On January 18th, the inaugural research symposium hosted by Florida Sea Grant took place at the University of Florida, with over 120 attendees; among them were UF/IFAS Florida Sea Grant extension agents, specialists, affiliated researchers, and a cohort of funded students.
The vision of the event was to highlight Florida Sea Grant’s role in coastal and marine science, addressing key focus areas such as Healthy Coastal Ecosystems, Resilient Communities and Economies, and Sustainable Fisheries and Aquaculture.
The event also illuminated how passionate individuals and teams contribute to the broader understanding of our coastal and marine ecosystems.
A diverse group of experts showcased their research during the symposium. Research topics included: the feasibility of utilizing sargassum (brown seaweed) for composting, sponge restoration through aquaculture, managing horseshoe crabs through citizen science, the relationship between seagrass meadows and carbon storage, implementing living shoreline and oyster restoration projects using plastic-free material, and so much more!
Despite each research addressing distinct challenges specific to Florida’s coastal environment — the presentations illustrated how these studies mutually reinforce one another, showcasing the collaborative synergy between UF researchers and Extension Agents, and amplifying the overall impact of applied research.
“Advancing marine and coastal science requires concentrated disciplinary research, often leaving faculty with limited opportunities to connect and explore complementary aspects of projects addressing similar issues from different perspectives,” says Dr. Sherry Larkin, Director of Florida Sea Grant. “This symposium spotlights integrated projects across research and extension, aiming to enhance habitats, fortify coastal economies, and promote the sustainability of fisheries and aquaculture.”
During the luncheon, Dr. Mark Rains, Florida’s Chief Science Officer, and the Keynote Speaker, delivered a thought-provoking message. His address centered on the insightful theme, “We’ve never solved a problem we didn’t first understand.”
Dr. Rains stressed the importance of comprehending the changes in Florida’s water supply and quality over the past decade, urging collaboration across disciplines for impactful solutions. UF’s extensive range of disciplines, outstanding students and faculty, and strategically positioned Extension agents across the state position the university to develop solutions tailored to the unique regional needs of Florida.
Amidst the abundance of research in Florida, Florida Sea Grant stands out for its adept dissemination of information. Dr. Rains acknowledged the organization’s effectiveness in conveying knowledge, specifically commending the impactful efforts showcased in the Florida Blue-Green Algae State of Science Symposium.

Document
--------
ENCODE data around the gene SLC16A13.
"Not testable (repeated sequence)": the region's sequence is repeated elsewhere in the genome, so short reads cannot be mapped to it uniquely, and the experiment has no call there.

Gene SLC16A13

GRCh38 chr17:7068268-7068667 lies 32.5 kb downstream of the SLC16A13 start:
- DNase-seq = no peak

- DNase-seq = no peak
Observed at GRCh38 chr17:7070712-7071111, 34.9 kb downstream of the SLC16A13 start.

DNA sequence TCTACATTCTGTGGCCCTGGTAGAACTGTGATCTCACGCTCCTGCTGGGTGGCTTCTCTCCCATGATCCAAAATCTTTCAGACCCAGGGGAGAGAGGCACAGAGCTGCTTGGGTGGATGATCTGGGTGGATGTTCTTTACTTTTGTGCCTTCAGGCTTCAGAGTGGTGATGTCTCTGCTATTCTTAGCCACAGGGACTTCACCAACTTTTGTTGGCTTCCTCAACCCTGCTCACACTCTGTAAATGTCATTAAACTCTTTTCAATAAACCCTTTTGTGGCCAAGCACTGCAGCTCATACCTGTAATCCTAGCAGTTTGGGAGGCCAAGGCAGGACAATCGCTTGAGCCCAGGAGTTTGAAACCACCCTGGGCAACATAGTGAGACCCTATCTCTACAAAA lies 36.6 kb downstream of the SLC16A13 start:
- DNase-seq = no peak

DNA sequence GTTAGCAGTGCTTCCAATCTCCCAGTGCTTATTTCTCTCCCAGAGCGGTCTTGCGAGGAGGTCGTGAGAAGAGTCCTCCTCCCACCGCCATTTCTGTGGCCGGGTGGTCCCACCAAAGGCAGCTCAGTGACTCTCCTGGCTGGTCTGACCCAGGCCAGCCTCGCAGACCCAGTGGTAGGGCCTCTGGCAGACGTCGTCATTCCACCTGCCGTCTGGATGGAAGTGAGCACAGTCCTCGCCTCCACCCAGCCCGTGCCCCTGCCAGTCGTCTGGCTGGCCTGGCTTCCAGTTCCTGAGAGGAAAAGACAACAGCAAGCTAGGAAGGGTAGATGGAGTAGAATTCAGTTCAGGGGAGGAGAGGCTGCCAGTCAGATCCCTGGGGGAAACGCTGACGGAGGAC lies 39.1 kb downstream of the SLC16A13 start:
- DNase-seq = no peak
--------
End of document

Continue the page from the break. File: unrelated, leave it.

The research symposium also welcomed other distinguished guests, including Dr. Norton (Vice President of UF Office of Research), Dr. Angle (UF Provost and Senior Vice President for Academic Affairs), Dr. Davis (Senior Associate Dean for UF/IFAS research), Jonathan Pennock (Director of National Sea Grant), Kelly Samek (FSG Program Officer), and Daniel Hartley (Representative for Congresswoman Kat Cammack). Their presence highlighted the significance of the event on both a local and national scale.
The gathering also served as a platform for knowledge exchange and student training, with eleven undergraduate and graduate students supported by Florida Sea Grant delivering presentations on their respective research. This provided them with the opportunity to connect not only with each other but also with professionals in the field.
“I was honored to have a seat in the room full of so many accomplishments and so much ambition and was proud to have a platform to highlight my research to the FSG community,” says Clark Morgan, Ph.D. Student at Florida Atlantic University and recipient of both a Guy Harvey and a Florida Outdoor Writers Association scholarship.
Morgan’s research focuses on the viability of using weighted descent as a realistic strategy for recreational barotrauma mitigation of goliath grouper.
“I regularly present my research, but showcasing it to FSG was a privilege, reciprocating the symbiotic support. Witnessing the scope and scale of FSG projects, impacting communities across various disciplines, was amazing. I embraced the opportunity to cross-pollinate ideas and impact with other researchers, and afterward, I felt empowered to maximize my momentum. Learning about FSG’s history and recent transformation heightened my gratitude for being a part of it.”
Florida Sea Grant’s inaugural research symposium marks a significant step forward in fostering collaboration, innovation, and understanding within the coastal science community. As the waves of research continue to ripple, the symposium has set a precedent for future advancements in knowledge and solutions for our coastal ecosystems.
See the links below for PDFs of the PowerPoint presentations by session:
- Session I: Healthy Coastal Ecosystems
- Session II: Resilient Communities and Economies
- Session III: Student Interns
- Keynote Address: Dr. Mark Rains
- Session IV: Sustainable Aquaculture
- Session V: Sustainable Fisheries
- Session VI: Graduate Fellows
Read the full research symposium agenda and details here.
For more event photos, check out the Florida Sea Grant 2024 Research Symposium Photo Album.